Peterborough MP Fiona Onasanya misses second Brexit vote - but promises to reject final EU deal

Fiona Onasanya has missed a second vote relating to Brexit in consecutive days.

Thursday, 10th January 2019, 9:31 am
Updated Thursday, 10th January 2019, 3:11 pm
Fiona Onasanya in Peterborough following her conviction. Photo: Terry Harris

The under fire MP for Peterborough failed to vote on Tuesday on a crucial amendment to the Finance Bill which limits ministers’ ability to make tax changes connected to a no deal Brexit without Parliament’s “explicit consent”.

And yesterday she did not vote again, this time on an amendment which would require the Government to come back within three days, rather than 21, to debate the implications of not having a Brexit deal if the prime minister’s deal is voted down next Tuesday.

The Government lost both votes as opposition members - and Conservative rebels - helped pass the amendments.

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Fiona Onasanya in Peterborough following her conviction. Photo: Terry Harris

The lack of action from Ms Onasanya is in contrast to her column in today’s Peterborough Telegraph where she makes it clear she will vote down the EU withdrawal agreement when it comes before MPs.

She wrote: “There is no possible way I could vote for this botched Brexit deal in good faith.”

Ms Onasanya is waiting to be sentenced for perverting the course of justice after a jury found her unanimously guilty of lying about who was driving her Nissan Micra when it was clocked speeding in Thorney.

She has so far failed to make any reference to the trial and has continually avoided answering questions from the Peterborough Telegraph on both the trial and other matters relating to her duties as MP.

Her only public comments have come from her columns for our paper, including the fact she wants to continue as an MP after her sentencing.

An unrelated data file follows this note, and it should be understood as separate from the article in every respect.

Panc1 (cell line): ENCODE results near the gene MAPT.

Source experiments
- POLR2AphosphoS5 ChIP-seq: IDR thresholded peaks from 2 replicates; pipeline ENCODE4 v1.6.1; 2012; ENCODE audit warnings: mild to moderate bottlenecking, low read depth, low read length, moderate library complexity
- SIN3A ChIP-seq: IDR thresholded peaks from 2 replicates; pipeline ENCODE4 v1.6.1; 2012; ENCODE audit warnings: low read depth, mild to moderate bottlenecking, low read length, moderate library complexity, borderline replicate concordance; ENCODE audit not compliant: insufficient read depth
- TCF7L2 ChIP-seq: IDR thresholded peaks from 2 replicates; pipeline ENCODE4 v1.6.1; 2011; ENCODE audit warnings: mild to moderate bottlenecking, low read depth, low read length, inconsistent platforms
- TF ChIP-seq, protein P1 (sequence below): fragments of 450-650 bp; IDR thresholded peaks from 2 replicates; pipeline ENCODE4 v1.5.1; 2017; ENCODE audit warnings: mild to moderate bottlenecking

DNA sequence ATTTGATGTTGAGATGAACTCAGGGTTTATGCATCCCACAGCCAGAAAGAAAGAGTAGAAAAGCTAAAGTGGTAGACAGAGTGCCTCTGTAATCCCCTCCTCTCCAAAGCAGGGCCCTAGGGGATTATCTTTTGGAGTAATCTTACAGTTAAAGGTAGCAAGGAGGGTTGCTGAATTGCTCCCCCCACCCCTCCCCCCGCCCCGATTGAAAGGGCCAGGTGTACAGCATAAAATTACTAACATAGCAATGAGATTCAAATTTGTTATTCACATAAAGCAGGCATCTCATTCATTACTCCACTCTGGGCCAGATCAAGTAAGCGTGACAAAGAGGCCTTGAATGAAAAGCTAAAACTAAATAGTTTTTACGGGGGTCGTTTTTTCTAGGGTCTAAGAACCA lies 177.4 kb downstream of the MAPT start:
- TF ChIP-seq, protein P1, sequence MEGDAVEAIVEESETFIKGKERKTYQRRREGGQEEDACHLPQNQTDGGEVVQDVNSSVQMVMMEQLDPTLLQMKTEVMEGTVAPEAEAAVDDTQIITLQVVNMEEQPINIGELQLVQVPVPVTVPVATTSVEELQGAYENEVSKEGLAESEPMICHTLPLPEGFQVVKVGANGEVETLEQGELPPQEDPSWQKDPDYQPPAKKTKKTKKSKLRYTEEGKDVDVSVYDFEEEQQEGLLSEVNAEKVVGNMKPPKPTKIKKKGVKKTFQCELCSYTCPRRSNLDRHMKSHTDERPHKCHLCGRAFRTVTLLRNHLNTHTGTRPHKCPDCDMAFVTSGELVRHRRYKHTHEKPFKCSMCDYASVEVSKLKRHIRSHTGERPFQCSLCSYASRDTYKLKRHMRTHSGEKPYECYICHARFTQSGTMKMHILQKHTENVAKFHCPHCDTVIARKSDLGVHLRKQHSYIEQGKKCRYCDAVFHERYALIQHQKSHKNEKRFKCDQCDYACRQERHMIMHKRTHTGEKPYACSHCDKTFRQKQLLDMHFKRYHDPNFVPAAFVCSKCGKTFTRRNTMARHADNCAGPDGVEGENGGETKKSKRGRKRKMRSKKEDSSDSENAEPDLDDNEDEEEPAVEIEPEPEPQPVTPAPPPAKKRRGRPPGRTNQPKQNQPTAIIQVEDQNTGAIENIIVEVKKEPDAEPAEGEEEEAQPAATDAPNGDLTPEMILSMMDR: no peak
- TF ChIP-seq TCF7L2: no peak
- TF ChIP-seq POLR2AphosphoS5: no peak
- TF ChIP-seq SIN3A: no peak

However, that decision may be taken out of her hands depending on the length of the sentence she receives.

Having failed to receive a response as to why Ms Onasanya did not vote on the Finance Bill and the amendments to it, or whether she was in Parliament at the time, the PT has asked her this morning via her spokesman why she did not vote yesterday and if she was present in the House of Commons.

The PT has also asked whether she is continuing as an MP just to keep receiving her annual salary of £77,379.

So far there has been no response.

Ms Onasanya is currently sitting as an independent MP after being expelled by the Labour Party following her conviction at the Old Bailey.

Her column in today’s PT is the first time she has made any reference to the fact that she is no longer a Labour member, but once again there is no reference to her conviction.

Her Twitter profile has also been changed to remove any mention of Labour.

The Old Bailey said yesterday a date for her sentencing has not yet been set.

If Ms Onasanya is sentenced to a year or more in prison (including if it is suspended) then she will lose her seat. Any custodial or suspended sentence of less than a year, once the appeal process has ended, would automatically trigger a recall petition.

Ms Onasanya’s brother Festus is due to be sentenced on the same day as her after pleading guilty to three counts of perverting the course of justice, including in relation to his sister’s case.

North West Cambridgeshire MP Shailesh Vara voted both times with the Government to oppose the two amendments, as did Brexit Secretary and North East Cambridgeshire MP Steve Barclay, South Holland and The Deepings MP John Hayes and Corby and East Northamptonshire MP Tom Pursglove.

However, Granthan & Stamford MP Nick Boles and Huntingdon MP Jonathan Djanogly were among the rebel Conservatives to vote for both amendments.

Mr Boles revealed yesterday that he received a death threat following the vote on the Finance Bill amendment.